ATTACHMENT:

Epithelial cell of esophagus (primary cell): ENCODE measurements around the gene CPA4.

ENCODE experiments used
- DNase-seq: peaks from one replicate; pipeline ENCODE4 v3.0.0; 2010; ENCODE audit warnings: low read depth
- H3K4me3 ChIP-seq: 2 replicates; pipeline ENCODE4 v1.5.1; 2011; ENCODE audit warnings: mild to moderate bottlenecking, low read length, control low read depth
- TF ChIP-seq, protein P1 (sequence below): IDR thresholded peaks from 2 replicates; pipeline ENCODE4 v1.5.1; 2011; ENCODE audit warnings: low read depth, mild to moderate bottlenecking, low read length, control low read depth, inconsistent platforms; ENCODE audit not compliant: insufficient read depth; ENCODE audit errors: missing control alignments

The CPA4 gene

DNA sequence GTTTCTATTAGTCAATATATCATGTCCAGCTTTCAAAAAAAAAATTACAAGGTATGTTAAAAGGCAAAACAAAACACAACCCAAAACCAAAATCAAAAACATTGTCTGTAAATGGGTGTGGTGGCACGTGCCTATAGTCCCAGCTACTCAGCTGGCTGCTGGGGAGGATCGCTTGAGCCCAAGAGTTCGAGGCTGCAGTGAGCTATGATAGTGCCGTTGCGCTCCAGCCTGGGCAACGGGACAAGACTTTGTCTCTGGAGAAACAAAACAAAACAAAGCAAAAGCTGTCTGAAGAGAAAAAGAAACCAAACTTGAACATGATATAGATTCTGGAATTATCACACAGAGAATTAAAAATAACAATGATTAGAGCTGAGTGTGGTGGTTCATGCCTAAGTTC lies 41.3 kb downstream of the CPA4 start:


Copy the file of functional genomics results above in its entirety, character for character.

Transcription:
Epithelial cell of esophagus (primary cell): ENCODE measurements around the gene CPA4.

ENCODE experiments used
- DNase-seq: peaks from one replicate; pipeline ENCODE4 v3.0.0; 2010; ENCODE audit warnings: low read depth
- H3K4me3 ChIP-seq: 2 replicates; pipeline ENCODE4 v1.5.1; 2011; ENCODE audit warnings: mild to moderate bottlenecking, low read length, control low read depth
- TF ChIP-seq, protein P1 (sequence below): IDR thresholded peaks from 2 replicates; pipeline ENCODE4 v1.5.1; 2011; ENCODE audit warnings: low read depth, mild to moderate bottlenecking, low read length, control low read depth, inconsistent platforms; ENCODE audit not compliant: insufficient read depth; ENCODE audit errors: missing control alignments

The CPA4 gene

DNA sequence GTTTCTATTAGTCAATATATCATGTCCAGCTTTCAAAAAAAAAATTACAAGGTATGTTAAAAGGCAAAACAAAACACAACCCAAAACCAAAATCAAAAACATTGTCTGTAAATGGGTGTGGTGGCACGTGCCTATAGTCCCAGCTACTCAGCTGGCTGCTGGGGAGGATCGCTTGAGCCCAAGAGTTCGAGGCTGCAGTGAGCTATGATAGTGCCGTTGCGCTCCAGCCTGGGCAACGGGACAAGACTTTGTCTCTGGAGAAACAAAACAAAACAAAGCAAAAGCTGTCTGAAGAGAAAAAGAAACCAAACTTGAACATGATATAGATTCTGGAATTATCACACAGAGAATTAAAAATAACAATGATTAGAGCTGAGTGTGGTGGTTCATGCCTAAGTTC lies 41.3 kb downstream of the CPA4 start: